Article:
“Before there was sex, before there was the city, there was just me: Carrie, Carrie Bradshaw, from Castlebury, Connecticut…”
Once upon a time, in the harrowed television landscape of 2013—a time when network television was just starting their struggle to compete with the original content launching to streaming services—I fell in love with a short-lived and ultimately long forgotten teen drama on The CW called The Carrie Diaries, a Sex and the City prequel series following Carrie Bradshaw’s teen years based on a book series of the same name by the column’s original author, Candace Bushnell. I was fifteen at the time and had never seen a single episode of Sex and the City (and thank goodness), but my enthusiasm and budding passion for popular culture had already taught me about the acclaimed and beloved HBO series that became an early third-wave feminist classic. So, naturally, when I heard that The CW was debuting a teen drama all about Carrie Bradshaw, portrayed by the endearingly versatile AnnaSophia Robb, I was very much on board.
I almost instantly fell in love with teenage Carrie and her group of childhood friends in the year 1984, a cast of characters who felt loveable and compelling: “Mouse” (Ellen Wong); a self-described brainiac whose entire future rested on getting into Harvard, Maggie (Katie Findlay); a feisty but insecure teen who dreams of somehow escaping their small town, and Walt (Brendan Dooling); Maggie’s boyfriend of two years who is secretly gay. And we can’t forget the charming and heartachingly gorgeous Sebastian Kydd (Austin Butler), the new bad boy at school and Carrie’s main love interest. There’s also Carrie’s younger sister Dorrit (Stefania Owen); who’s entering a rebellious stage, their father Tom (Matt Letscher); still reeling from the death of their mother and his wife a year before the series begins, and Donna LaDonna (Chloe Bridges), the popular it-girl at school the longtime frenemy of Carrie’s friend group. And last but not least, Freema Agyeman made her U.S. television debut as the fabulous Larissa Loughlin, a style editor at Interview magazine in New York City who eventually recruits Carrie as an intern.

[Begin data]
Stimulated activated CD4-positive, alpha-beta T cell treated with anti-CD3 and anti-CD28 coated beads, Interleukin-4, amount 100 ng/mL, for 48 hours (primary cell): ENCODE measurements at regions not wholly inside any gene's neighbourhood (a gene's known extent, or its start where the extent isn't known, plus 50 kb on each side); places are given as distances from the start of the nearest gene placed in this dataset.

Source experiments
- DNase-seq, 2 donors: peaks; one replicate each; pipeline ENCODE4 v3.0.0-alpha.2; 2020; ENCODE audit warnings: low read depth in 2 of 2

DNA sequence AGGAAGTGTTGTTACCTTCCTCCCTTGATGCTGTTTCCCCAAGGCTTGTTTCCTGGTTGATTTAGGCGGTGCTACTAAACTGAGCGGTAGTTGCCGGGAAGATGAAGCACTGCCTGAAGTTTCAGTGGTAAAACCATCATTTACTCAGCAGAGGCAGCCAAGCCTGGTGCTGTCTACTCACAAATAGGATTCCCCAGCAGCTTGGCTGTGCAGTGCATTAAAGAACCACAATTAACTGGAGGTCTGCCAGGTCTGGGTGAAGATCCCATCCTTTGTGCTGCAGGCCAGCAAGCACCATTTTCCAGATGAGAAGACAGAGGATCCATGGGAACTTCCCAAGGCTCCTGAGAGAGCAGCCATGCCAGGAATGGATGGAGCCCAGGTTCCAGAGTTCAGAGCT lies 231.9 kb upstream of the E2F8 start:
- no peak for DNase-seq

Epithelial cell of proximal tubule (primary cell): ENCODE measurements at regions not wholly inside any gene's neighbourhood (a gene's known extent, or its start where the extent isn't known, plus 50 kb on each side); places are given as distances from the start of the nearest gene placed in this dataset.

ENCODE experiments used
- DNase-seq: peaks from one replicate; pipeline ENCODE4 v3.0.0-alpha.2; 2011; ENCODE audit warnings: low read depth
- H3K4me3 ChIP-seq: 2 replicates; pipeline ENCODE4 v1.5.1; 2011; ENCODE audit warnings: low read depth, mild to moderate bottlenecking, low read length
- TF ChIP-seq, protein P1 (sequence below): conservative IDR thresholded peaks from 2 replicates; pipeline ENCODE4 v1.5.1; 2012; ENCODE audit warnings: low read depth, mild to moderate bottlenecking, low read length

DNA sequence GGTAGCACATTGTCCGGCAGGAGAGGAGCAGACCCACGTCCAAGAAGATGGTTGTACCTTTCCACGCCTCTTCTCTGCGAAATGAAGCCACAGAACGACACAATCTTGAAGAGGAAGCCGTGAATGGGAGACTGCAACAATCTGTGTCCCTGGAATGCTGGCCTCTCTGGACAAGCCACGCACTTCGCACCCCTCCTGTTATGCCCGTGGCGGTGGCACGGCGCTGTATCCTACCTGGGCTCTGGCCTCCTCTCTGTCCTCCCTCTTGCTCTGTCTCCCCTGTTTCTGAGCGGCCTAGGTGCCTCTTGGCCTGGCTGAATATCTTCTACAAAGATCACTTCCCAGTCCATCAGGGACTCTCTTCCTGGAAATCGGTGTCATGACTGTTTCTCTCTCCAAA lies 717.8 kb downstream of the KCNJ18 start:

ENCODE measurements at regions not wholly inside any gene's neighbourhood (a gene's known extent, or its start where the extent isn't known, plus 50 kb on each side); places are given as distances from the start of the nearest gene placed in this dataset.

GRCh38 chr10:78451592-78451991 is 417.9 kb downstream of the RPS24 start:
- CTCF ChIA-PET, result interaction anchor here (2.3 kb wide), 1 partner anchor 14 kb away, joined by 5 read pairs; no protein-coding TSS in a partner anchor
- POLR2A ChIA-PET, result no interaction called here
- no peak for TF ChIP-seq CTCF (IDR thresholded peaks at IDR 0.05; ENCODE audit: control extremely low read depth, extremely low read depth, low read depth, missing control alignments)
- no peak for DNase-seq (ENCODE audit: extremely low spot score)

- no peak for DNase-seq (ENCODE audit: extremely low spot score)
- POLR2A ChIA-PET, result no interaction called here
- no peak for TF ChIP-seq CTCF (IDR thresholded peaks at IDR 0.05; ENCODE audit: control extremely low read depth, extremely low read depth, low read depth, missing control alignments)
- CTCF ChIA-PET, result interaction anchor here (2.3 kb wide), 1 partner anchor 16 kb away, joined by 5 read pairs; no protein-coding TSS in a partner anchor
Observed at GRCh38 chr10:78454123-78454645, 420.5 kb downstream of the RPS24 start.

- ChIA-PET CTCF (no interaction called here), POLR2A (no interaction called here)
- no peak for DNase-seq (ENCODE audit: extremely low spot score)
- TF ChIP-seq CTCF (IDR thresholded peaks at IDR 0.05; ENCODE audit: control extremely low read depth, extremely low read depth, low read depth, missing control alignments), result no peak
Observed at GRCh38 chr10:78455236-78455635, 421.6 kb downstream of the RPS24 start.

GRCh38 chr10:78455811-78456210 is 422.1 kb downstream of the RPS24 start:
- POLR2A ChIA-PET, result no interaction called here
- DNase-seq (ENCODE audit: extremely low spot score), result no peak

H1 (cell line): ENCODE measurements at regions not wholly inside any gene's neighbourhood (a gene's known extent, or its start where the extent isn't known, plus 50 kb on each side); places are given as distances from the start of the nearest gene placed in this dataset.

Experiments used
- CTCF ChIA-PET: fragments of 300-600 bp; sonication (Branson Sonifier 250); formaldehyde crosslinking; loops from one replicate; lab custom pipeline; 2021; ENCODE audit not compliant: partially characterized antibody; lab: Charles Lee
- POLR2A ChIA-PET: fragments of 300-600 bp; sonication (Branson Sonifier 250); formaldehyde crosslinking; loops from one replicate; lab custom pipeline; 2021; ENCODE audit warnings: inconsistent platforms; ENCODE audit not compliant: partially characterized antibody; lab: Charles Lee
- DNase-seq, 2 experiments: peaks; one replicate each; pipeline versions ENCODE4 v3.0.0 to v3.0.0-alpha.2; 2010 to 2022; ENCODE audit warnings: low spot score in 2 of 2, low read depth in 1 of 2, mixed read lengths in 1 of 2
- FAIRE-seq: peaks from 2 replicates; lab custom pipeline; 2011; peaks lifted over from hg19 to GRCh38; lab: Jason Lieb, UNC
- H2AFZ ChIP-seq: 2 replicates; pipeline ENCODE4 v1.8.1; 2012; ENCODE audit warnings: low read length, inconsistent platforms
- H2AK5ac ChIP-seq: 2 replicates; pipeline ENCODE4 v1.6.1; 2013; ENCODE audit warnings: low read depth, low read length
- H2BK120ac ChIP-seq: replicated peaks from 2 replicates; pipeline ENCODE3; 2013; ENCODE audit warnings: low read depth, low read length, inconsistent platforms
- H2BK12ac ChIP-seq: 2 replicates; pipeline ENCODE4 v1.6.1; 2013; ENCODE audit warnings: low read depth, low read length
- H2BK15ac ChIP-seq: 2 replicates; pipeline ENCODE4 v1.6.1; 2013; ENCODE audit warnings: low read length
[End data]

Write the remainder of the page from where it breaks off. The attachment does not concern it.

The Carrie Diaries became much more compelling to me in its second season as the characters deal with both intensely relatable and even life-threatening situations. I was absolutely devastated when it was cancelled due to low ratings in the spring of 2014, as it had quickly become my favorite show on TV. I waited for years for a potential DVD release to no avail, and despite the fact that it has since been available to stream on several platforms in the United States, it has yet to appear on any in Canada. Thus, after nearly a year of being stuck at home and finding renewed comfort in rewatching old favorites, I took to browsing the dark corners of the Internet to finally locate a way to rewatch all 26 episodes of The Carrie Diaries. (No, I will not be sharing any further details at this time.)
Many things struck me watching the series again for a second time with fresh eyes seven years later: the most blaring being, unfortunately, that I’m not surprised it was cancelled when it was. As much as I enjoyed the characters, their actors, and their character development when I was fifteen and sixteen years old—in retrospect—nothing about the series really screams longevity in the grand scheme of things. That’s not to say the writers didn’t know what they were doing, since almost all of them worked on Sex and the City at one time or another, with Bushnell serving as an executive producer. However, I do believe that given the right circumstances and perhaps the right distributor to have faith in its creative direction, a teen drama set in the mid-‘80s as a group of loveable friends start finding their footing in the big city sounds like something that would succeed on present-day Netflix. But rewatching The Carrie Diaries was nevertheless a fulfilling experience since it allowed me to have some perspective on why it resonated so strongly with me seven and eight years ago.